rod stewart 311.
(photo credit: PR)
It may be difficult to imagine, but there was once a time when the finest rock ‘n’ roll singer on the planet was Rod Stewart. In a frenetic span of three years or so, when he was splitting his time between releasing raucous yet wistful solo albums like Gasoline Alley and Every Picture Tells a Story, and fronting the carousing bar band The Faces for albums like A Nod is as Good as Wink, Stewart outdid even Mick Jagger for epitomizing the prototype of a cocky, rooster-headed lead singer – tottering, but never falling, between gravelly-voiced machismo and tender sentimentality. There’s probably never been a Chuck Berry rewrite as potent as “Stay With Me” or blue print for future singer/songwriters as poignant as “Maggie May.”
But, that wasn’t enough for Stewart, who, by the mid-70s, had married starlet Britt Ekland and adopted the Hollywood lifestyle. Thanks to a growing allegiance to campy pandering like “Hot Legs” and “Do Ya Think I’m Sexy” he became a superstar, leaving most of the elements that made him so special by the wayside.
That was the case for the ensuing decades, with Stewart occasionally
showing flashes of his former brilliance amid the pedestrian fare he
was releasing. Then in 2002, having sold 100 million records but
floundering in late-career stasis, he discovered a new formula,
transforming himself on It Had to Be You: The Great American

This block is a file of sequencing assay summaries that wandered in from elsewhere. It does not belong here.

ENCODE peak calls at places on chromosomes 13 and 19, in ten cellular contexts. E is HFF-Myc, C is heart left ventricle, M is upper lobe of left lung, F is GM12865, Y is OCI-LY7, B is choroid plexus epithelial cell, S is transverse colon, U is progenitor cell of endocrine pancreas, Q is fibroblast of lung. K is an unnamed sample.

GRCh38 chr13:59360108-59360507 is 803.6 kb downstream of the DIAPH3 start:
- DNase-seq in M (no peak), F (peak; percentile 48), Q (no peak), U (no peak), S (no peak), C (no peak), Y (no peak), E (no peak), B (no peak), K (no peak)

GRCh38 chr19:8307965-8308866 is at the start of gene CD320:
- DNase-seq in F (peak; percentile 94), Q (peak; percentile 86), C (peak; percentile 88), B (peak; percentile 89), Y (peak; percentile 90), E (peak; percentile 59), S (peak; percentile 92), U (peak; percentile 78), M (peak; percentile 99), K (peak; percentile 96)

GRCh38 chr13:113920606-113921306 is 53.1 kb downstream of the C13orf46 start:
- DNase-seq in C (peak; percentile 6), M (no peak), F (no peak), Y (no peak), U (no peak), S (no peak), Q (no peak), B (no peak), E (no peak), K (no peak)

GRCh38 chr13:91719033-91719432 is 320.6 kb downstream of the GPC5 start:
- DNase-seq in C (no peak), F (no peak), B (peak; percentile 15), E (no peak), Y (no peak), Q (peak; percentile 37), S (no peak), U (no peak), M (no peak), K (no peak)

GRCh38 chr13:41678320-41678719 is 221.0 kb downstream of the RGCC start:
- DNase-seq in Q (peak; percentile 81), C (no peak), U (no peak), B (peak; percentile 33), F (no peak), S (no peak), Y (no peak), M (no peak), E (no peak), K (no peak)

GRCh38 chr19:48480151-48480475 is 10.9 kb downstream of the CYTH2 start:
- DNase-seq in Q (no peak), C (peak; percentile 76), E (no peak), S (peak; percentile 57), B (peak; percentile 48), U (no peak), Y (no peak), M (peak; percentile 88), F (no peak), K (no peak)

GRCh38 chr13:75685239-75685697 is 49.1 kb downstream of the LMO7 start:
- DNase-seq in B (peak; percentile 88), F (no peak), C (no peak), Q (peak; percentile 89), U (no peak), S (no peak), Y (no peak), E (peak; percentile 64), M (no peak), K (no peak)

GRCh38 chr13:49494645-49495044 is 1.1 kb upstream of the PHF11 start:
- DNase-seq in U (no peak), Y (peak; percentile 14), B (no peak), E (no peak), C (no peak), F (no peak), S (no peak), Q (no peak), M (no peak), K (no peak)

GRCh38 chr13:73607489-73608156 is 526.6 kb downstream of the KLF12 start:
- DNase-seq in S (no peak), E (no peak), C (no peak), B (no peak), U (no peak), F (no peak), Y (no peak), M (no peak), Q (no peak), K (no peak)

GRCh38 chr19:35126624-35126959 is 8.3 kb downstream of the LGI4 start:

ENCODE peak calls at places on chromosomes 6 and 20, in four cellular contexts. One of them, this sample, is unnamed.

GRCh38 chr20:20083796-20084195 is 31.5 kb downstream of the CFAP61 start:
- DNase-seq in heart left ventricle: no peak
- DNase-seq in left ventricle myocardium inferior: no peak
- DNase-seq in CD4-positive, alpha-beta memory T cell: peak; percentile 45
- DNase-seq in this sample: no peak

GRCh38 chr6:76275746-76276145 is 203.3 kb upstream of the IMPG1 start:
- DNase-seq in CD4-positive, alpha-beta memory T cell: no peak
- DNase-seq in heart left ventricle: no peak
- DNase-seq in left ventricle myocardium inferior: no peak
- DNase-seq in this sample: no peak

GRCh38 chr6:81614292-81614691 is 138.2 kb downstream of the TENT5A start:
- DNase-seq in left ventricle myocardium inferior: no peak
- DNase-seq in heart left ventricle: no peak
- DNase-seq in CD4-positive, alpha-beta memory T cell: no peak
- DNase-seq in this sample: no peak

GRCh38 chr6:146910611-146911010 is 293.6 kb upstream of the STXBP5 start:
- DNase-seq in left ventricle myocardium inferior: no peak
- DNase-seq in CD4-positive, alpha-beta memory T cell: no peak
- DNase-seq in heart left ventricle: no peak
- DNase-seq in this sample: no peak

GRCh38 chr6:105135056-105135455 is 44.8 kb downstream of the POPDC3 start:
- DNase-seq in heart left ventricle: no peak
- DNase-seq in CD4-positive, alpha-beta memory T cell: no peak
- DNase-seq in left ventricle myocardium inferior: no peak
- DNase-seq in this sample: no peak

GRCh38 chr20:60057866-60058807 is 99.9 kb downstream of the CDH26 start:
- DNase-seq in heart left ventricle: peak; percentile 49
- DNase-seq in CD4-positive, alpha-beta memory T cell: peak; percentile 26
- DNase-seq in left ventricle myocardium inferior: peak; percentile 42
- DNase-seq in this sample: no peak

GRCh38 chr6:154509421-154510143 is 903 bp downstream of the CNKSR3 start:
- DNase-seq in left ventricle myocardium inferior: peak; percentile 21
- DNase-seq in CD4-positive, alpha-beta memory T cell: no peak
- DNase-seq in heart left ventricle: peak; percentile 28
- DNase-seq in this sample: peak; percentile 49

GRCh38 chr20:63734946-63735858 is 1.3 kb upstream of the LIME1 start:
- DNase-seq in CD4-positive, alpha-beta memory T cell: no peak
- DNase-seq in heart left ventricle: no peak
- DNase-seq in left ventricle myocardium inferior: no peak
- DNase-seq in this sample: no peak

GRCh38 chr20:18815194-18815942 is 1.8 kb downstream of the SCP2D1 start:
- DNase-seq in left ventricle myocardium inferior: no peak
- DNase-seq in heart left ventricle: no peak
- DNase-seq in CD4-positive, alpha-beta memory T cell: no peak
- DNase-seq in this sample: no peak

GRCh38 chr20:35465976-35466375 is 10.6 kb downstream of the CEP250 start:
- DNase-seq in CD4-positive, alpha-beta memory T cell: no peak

into a Tony Bennett-styled nightclub crooner with
lavish covers of Berlin, Porter and Gerswhin. Thanks to middle of the
road direction of legendary record executive Clive Davis, Stewart was
back on the charts with a vengeance, and the next three installations
of the songbook did just as well. Having given up writing his own
songs, Stewart next turned to rock covers for 2006’s Still the
, and last year released Soulbook
collection of classic soul covers like “Rainy Night in Georgia” and
“Just My Imagination.”
That’s the album Stewart will be focusing on when he brings his big
band to Ramat Gan Stadium on Wednesday night for a half-sized, 24,000
capacity show. It’s Stewart’s first visit to Israel since 1983, and
follows hot on the heels of his contemporary and friend Elton John.
While he may not enjoy the rich vat of top level hits his fellow soccer
fanatic does, Stewart’s catalogue is nothing to scoff about. And he
made a point of promising interviewers that he wouldn’t be ignoring the
nuggets from the past. A consummate showman, the 65-year-old Stewart
will likely deliver the goods with style and class on Wednesday night.
At this point, it would be too much to ask for anything more.
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